Tag: garlic

Mussels with Spices, Ginger, Lemongrass and Coriander

Mussels with Ginger, Lemon Grass + Coriander

Last summer I enjoyed a sumptuous dinner in a beautiful candle lit garden at an old villa surrounded by fragrant Stephanotis and Plumbago. The setting was just perfect and the food divine as always, cooked by my dear friend Vanessa. She treated us to the freshest seafood, prepared in inspiring variations. We started the dinner with mussels cooked with coriander, turmeric, cayenne and ginger in a wonderful broth made with coconut milk and lemon. I was never too fond of mussels until that night. I used to cook them with celery, carrots and onions in white wine which is nice but the exotic mixture of spices and herbs was something special and unexpected.

When I bought the mussels for our dinner I knew I would take Vanessa’s version and mix it with mine. I used white wine instead of coconut milk but adopted her mix of coriander, turmeric, cayenne and ginger. To this I added some lemongrass, garlic, spring onions and carrots. The velvety broth was a fantastic match for the mussels, very bold while not overpowering the fresh sea taste of the mussels. We finished all the mussels and soaked up every drop of the remaining broth with some Ciabatta bread.

Mussels with Ginger, Lemon Grass + Coriander

Mussels with Spices, Ginger, Lemongrass and Coriander

For 2 hungry people you need

mussels, rinsed, 1 kg / 2 pounds
garlic, crushed, 1 clove
spring onions, cut into slices, 2
carrot, cut into cubes, 1
ginger, grated, thumbnail size
lemongrass, cut into thin slices, a 7cm / 3″ piece
coriander seeds, ground, 1 teaspoon
turmeric, ground, 1/3 teaspoon
cayenne pepper, ground, 1/8 teaspoon
salt 1/2 teaspoon
white wine 250ml
lemon juice 1 tablespoon
oil for frying 2 tablespoons
fresh coriander, chopped, a handful

Heat the oil in a large pot and fry the ginger, lemongrass, garlic and vegetables for a couple minutes. Add the ground spices, mix and fry for another minute. Pour the wine and lemon juice into the pot and bring to the boil, season with salt. Add the mussels and mix with the liquid. Close with a lid and turn down the heat to the lowest temperature. Steam for 5 minutes or until the shells open. Take out the mussels which didn’t open, you should not eat them! Mix in the coriander leaves and serve on big plates.

Mussels with Ginger, Lemon Grass + Coriander

Salmon with a Crust of Winter Spices

Salmon with Winter Spices

Salmon is great to combine with strong flavours. Its own taste is so strong and unique but blends in perfectly with all kinds of herbs and spices, even exotic curry mixtures. When I saw this nice salmon steak at the fish counter I had to buy it. I didn’t even plan to cook fish but it looked too good to pass by.

At the moment, I use a lot of juniper, bay leaves and cloves, the typical winter spices. I decided to give them a try on the salmon as well – as a rough crust. They are very strong and aromatic spices, a bit sweet and smoky. It was more an experiment of sorts but I was really impressed by the result. We ate it with fresh bread and a salad on the side. Enjoy a glass of white wine with your meal and you will have a small dose of summer in January!

Salmon with Winter Spices

Salmon with a Crust of Bay Leaf, Juniper and Clove

For 2 people you need

salmon steak, around 2cm / 3/4″ thick, 1 big or 2 smaller steaks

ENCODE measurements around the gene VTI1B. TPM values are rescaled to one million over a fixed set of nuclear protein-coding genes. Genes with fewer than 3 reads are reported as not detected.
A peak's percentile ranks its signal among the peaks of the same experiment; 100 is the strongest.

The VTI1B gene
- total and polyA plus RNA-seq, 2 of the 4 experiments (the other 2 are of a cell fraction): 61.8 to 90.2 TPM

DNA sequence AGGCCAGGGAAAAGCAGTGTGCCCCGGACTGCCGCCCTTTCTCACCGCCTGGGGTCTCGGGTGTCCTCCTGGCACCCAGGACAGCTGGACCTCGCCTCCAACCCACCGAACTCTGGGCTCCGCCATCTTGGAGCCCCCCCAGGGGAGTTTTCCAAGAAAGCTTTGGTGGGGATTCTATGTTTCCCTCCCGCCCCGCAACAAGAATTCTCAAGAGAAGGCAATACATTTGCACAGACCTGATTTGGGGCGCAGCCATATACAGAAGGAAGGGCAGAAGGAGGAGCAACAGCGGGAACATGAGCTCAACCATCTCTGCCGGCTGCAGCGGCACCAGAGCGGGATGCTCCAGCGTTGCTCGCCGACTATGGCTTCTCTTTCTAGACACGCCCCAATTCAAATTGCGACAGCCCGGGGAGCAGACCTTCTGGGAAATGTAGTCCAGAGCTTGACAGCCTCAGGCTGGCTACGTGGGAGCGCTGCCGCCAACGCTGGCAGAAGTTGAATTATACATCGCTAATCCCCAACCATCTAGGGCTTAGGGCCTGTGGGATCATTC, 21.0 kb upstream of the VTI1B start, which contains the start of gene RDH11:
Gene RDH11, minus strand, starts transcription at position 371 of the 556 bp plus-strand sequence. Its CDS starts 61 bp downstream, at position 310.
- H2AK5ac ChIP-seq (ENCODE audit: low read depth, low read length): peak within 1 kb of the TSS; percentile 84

olive oil
juice of 1/2 a lemon

For the crust

garlic, crushed, 1 clove
bay leaves, ground in a mortar, 2
juniper berries, ground in a mortar, 2
cloves, ground in a mortar, 2
black pepper, ground in a mortar, 6

Set your oven to 200°C / 390°F.

Grind all the ingredients for the crust in a mortar until you have a combined paste. Heat some oil in a non-stick pan (highest temperature). Rinse and dry the fish, season with salt and pepper and fry for 1 minute (on each side). Take the fish off the heat and spread the paste on the top side of the steak. Pour a bit of oil in a baking dish, mix with the lemon juice and place your  salmon steak on top. Bake in the oven for 8 minutes, when you can lift the fish from the bones it’s done.

The last spaghetti (in 2013)

Spaghetti with Aubergine + Oregano

The last day of the year always gives me a funny feeling, an emotional mixture of memories, feelings – and excitement for what the future will bring.

I need some pasta to relax.

Tonight, we are invited to dinner, we will have cheese fondue. I don’t want to eat too much for lunch before this cheese feast but I have some grilled aubergine left from our Sunday pizza. Golden brown and soft, brushed with olive oil and sprinkled with oregano, crushed garlic, salt and pepper – I just cut them in bite sized pieces. I throw some spaghetti in boiling water, when they are done, mix them with the aubergine, a bit of olive oil, some more dried oregano and crushed pepper and sea salt – from Mr. Cini’s salt pans in Gozo. You can sprinkle some Parmesan on top if you like. A simple meal to relax in the last hours of 2013!

Spaghetti with Aubergine + Oregano

 

Spaghetti with Aubergine + Oregano

My Sunday Pizza Tradition

Pizza Aubergine + Pecorin

Another tradition of mine – I always bake pizza on Sundays, always. My friends joke about my unwavering dedication (I barely break this tradition) but to me pizza is the ultimate cosy mood food. Nothing beats an evening on my sofa with a nice big piece of pizza in my hands and a good movie. It’s the perfect preparation for a smooth transition into a new week. So why change it.  The only variation is what’s on top which depends on the season, my appetite and spontaneous inspiration. So far, my Sunday tradition has never seemed boring.

For today, my pizza gets a topping with aubergine slices (grilled with garlic and oregano oil), Pecorino slices and one part with ricotta. A very concentrated tomato sauce with lots of oregano and slices of organic Mozzarella go with it, that’s all it needs. I make the pizza dough with olive oil which makes it richer and very tasty. A very easy recipe, it takes its time to rise but it’s worth it. Nothing beats homemade pizza dough! It makes such a big difference to the taste – and kneading the dough with your own hands is great stress relief!